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The Milk Always Gets Through

Written by Barry Mather, Prominent newspaper writer and humorist and printed in the pamphlet:
"The Story of Dairyland" in 1950.

Without milk the city could perish.

Every month, Dairyland delivers over 1 1/2 million quarts of milk; maintaining a constant, life–giving stream from country to city.

How does the city get this milk? Come along with us and find out.

One sunny Tuesday morning we rode around in one of the eighty–five big trucks which haul milk for Dairyland and the Fraser Valley Milk Producers' Association, learning about the "pick–up" part of the milk business.

Milk truck for FVMP

A typical milk truck on pickup rounds for the FVMP

The truck we rode on belonged to Mr. Austin Loney. He is one of 32 hauling contractors. Strategically located in Valley centers, these contractors with their men and their trucks pick up the milk from 3,000 farms and bring it in to Dairyland or to the Association's other plants at Delair and Sardis. Like most hauling contractors Loney drives a truck himself. He has three trucks. He and his men handle pick–up in West Langley, Port Kells and Barnston Island.

Loney was headed for Barnston Island. As we drove along the cool country road toward the ferry he said he had been hauling milk for 26 years ... that a 10–gallon can of milk, when full, weighs 130 pounds, "can and all." He said we would cross the Fraser to Barnston Island, pick up the milk all around the Island and bring it back to Whalley's Corners on the Pacific Highway. There the cans would be loaded onto another Loney truck,the one that was picking up the milk from Port Kells,and then would be hauled into Dairyland.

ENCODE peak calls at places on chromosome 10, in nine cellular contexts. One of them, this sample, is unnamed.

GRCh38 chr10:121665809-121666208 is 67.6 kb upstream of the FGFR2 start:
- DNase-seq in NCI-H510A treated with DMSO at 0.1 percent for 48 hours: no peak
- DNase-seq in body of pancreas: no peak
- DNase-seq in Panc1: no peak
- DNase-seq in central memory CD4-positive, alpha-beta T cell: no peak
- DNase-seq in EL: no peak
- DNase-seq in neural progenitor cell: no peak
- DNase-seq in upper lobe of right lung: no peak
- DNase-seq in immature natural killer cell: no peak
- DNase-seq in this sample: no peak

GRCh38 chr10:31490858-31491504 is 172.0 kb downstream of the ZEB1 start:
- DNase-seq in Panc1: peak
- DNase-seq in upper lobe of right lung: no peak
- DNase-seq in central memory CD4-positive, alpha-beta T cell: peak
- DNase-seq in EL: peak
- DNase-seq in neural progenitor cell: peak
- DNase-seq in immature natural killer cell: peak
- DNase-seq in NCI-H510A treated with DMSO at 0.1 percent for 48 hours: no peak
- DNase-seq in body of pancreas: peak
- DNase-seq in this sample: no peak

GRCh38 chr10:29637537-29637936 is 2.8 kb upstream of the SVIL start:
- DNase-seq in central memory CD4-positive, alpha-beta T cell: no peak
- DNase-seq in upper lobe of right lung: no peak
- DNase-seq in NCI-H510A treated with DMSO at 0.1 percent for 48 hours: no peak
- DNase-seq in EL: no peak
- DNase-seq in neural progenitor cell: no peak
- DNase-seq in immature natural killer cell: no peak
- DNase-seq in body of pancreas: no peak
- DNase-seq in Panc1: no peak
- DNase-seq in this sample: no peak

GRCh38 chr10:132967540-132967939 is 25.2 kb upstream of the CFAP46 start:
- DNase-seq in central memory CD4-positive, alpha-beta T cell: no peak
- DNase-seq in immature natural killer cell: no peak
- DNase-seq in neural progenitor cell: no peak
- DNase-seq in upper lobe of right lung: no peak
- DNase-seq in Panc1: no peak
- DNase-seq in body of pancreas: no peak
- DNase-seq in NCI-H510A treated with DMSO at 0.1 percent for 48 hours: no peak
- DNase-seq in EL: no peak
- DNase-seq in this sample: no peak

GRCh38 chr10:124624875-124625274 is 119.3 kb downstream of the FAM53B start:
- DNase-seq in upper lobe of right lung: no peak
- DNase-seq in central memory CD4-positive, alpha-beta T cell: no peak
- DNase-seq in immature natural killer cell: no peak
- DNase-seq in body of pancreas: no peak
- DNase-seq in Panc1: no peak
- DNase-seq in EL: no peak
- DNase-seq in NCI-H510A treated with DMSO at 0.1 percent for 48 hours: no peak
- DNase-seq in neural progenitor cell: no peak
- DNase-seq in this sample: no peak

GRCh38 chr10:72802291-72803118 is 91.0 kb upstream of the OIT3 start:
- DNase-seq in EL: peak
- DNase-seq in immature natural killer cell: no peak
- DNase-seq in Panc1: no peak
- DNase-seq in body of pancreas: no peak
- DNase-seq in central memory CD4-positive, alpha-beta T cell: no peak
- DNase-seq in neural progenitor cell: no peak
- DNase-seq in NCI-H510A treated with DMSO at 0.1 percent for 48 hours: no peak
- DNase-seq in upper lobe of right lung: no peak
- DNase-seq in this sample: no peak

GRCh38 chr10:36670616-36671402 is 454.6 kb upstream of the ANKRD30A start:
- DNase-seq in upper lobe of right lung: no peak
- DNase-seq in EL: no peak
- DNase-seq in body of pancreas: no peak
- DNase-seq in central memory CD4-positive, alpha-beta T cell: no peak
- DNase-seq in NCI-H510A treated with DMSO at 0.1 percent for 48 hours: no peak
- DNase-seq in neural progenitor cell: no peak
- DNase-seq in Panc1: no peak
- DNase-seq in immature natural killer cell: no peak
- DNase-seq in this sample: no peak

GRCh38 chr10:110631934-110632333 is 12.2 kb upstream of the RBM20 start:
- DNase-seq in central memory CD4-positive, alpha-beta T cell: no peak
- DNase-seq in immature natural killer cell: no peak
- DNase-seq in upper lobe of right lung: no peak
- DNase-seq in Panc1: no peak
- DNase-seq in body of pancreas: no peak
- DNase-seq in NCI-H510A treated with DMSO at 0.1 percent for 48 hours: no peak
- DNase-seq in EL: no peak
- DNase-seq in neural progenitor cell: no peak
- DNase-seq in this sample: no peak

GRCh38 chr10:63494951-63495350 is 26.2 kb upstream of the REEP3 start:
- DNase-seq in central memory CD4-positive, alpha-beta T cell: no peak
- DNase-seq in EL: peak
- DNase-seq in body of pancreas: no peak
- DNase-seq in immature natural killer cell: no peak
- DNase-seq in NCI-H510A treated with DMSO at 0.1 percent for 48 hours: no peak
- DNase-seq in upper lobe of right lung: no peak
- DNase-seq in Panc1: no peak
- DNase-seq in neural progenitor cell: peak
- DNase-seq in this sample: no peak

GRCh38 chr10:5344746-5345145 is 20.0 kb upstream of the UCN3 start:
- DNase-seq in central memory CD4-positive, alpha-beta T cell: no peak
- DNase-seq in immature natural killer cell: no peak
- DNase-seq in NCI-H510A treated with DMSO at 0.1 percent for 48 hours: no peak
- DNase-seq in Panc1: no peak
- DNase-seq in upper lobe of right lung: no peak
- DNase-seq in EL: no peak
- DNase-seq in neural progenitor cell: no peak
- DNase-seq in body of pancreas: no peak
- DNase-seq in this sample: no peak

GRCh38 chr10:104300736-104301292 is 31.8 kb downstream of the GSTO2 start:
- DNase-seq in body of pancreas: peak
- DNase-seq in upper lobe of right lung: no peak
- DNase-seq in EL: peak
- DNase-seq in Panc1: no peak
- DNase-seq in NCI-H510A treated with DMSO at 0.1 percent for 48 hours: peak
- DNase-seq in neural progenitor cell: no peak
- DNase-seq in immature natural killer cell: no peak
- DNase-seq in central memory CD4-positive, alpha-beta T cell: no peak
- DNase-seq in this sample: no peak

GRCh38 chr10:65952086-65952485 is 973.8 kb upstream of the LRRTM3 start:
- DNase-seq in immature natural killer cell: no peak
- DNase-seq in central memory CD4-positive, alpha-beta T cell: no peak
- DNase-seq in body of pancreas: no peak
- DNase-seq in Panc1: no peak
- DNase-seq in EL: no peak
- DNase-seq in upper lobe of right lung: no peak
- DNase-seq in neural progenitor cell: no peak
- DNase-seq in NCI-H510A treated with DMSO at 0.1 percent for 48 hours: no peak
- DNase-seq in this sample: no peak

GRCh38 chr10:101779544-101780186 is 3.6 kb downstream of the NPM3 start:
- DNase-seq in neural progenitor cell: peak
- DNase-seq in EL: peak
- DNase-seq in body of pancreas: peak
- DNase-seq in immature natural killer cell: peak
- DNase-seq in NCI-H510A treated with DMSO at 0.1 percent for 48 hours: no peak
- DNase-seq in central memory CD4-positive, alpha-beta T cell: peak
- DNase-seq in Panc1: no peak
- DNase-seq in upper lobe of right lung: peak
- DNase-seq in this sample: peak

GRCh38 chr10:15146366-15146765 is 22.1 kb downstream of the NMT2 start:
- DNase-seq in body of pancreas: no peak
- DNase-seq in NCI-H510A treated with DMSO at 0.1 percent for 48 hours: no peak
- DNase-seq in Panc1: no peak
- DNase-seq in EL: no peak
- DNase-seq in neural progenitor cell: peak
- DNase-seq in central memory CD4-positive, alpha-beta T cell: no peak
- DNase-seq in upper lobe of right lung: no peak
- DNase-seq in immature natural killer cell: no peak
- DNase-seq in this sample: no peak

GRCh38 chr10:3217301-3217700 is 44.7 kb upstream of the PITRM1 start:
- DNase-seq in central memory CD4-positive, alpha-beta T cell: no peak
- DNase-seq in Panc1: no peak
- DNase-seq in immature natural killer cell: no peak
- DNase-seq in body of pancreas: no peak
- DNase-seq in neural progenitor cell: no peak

It was something like riding along on a bus because milk trucks run on a close schedule to get their perishable cargo to the plant quickly.

Port Kells dock during Fraser River Flood

Port Kells dock during the 1948 Fraser River Flood

We came down to the Fraser River. Loney pulled up on a little wharf. As he wangled his truck onto the ferry–scow he said, "There's no wharf on the other side–the flood took it out last year." You could still see the 1948 flood mark, high on the sides of farm buildings. He said that the Island farmers were getting back on their feet, but that milk production here was not yet normal.

"We got all the dairy stock off before the dyke broke," Loney said. "But the people hung on till after she went." "How'd you pick up milk in the flood with the cows all over the place?" we asked. "Well," he said, "it was some job. We picked up Barnston milk pretty well all over the municipality – sometimes five and six o'clock at night before we got to town with it." Normally Barnston Island milk gets to Dairyland around noon.

Having seen The Flood we were impressed with the fact that they got the milk at all.

The ferry nosed into the bank. Loney drove off and along the narrow dyke–top road beside the river. It was a lovely morning with the sun sparkling on the swift water and a breeze nodding the buttercups by the banks. Loney said, "I mind the winters when they had to skate the milk across the river in sleighs. That was before they got the ferry. Now we try to keep the channel open. We've even hacked a channel out of the ice with cross–cut saws."

Our first pick–up stop was just a little way down the road from the ferry landing. There were four 10–gallon cans on this farmer's milk stand. Loney had them off the stand and into the truck in no time. He got back into the driver's seat and said, "In the old days we used to have to pick cans from the ground and heft them up into the truck–pretty heavy going. There are still a few farms without milk stands, not many."